Jean Sibelius was a thoroughly modern composer who operated within a paradox: He often felt estranged from the fevered dissonance and atonality that characterized the modernism that prevailed during the span of his productive years. An always forward-thinking artist, Sibelius never renounced his love for the symphonic tradition, in particular its German variant. As a result he usually found himself trapped between the lines of two warring camps: the entrenched, rigid conservatives and the wild-eyed avant-garde. Maybe that's the high price of artistic integrity and originality, but nevertheless it tends to ensure longevity; and here we find ourselves, roughly a century later in the great American Midwest, enjoying the Finnish composer's canon. Tonight at 7:30 p.m., the St. Louis Symphony Orchestra performs Sibelius' Symphony No. 7 as part of a program that includes works by Mozart, Wagner and John Adams' Doctor Atomic Symphony. As usual the venue is opulent-yet-relaxed Powell Hall (718 North Grand Boulevard; 314-534-1700 or www.stlsymphony.org). Tickets are $35 to $100.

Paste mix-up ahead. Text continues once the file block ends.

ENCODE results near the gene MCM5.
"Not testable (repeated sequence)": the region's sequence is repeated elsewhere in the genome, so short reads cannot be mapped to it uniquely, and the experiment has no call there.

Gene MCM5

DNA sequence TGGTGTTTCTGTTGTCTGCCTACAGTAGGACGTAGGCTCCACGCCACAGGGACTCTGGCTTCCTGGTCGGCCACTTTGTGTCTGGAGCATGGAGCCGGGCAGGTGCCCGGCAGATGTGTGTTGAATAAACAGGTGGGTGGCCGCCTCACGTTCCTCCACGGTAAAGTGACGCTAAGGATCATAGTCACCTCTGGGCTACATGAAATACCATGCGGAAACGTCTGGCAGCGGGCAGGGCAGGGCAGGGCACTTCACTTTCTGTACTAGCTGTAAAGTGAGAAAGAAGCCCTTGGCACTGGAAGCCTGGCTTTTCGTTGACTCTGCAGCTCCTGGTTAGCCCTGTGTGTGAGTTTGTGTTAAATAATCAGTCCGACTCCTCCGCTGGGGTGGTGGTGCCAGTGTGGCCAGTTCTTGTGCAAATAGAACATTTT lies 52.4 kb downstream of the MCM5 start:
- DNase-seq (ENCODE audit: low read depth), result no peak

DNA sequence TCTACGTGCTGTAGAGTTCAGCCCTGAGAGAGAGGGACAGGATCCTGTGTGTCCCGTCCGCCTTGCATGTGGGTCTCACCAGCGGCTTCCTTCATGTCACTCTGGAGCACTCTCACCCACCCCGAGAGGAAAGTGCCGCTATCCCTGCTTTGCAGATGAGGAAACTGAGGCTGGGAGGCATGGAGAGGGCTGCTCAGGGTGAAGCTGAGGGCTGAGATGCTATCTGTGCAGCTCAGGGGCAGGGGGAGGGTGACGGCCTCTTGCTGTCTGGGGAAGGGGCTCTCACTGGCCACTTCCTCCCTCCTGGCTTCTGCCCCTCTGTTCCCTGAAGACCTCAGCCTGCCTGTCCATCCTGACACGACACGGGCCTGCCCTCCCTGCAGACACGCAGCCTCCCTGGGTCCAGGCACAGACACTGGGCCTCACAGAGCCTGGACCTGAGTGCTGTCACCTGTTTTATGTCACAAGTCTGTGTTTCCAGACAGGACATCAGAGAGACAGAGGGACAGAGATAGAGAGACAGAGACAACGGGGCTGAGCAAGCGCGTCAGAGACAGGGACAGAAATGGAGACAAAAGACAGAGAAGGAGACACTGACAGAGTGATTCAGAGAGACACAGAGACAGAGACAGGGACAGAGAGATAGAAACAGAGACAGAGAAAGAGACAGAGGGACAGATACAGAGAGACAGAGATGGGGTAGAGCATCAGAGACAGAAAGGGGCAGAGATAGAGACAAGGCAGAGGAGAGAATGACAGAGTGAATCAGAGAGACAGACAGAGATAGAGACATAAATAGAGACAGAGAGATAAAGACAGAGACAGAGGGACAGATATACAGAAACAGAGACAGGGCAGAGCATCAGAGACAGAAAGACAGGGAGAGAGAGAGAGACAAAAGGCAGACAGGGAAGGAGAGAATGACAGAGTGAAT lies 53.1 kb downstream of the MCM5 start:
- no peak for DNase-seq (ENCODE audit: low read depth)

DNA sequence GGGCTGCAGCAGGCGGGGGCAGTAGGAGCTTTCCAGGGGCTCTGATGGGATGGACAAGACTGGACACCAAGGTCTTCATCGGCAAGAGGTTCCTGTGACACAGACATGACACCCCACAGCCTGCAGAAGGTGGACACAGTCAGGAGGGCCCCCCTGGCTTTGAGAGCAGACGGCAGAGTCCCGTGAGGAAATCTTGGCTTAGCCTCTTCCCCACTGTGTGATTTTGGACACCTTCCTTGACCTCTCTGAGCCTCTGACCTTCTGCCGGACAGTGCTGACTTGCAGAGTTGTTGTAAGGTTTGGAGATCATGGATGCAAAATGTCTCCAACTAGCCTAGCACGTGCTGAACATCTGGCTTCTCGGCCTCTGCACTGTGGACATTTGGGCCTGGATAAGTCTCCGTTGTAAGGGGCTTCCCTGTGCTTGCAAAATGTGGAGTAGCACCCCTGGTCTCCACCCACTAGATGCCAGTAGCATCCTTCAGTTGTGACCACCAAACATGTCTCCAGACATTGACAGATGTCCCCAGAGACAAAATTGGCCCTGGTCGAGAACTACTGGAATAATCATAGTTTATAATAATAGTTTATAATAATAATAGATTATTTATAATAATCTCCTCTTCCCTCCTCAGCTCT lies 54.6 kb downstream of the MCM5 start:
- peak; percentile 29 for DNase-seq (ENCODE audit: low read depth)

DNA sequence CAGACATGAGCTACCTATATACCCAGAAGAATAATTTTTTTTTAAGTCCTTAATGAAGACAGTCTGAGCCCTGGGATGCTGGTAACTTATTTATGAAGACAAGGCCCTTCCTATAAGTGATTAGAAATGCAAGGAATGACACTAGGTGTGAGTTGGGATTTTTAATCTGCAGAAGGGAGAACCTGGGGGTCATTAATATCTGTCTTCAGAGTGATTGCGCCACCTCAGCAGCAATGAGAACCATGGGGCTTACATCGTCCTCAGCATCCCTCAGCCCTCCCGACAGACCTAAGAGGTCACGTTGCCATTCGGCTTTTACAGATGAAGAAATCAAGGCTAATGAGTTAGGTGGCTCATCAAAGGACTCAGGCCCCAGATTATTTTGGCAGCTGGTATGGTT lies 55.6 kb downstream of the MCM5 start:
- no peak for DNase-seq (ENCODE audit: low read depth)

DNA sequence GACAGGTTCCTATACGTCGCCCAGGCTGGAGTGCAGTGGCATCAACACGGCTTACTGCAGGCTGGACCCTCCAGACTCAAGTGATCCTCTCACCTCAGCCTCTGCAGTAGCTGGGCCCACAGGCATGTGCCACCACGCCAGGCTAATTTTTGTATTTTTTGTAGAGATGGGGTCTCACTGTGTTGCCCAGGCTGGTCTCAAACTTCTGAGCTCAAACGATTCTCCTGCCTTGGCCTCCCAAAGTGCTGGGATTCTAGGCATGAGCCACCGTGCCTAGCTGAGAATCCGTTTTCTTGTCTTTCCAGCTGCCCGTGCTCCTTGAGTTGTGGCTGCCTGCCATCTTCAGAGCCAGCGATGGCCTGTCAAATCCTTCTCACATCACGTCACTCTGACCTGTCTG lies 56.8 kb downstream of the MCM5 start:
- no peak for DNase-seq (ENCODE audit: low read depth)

Tue., June 18, 2013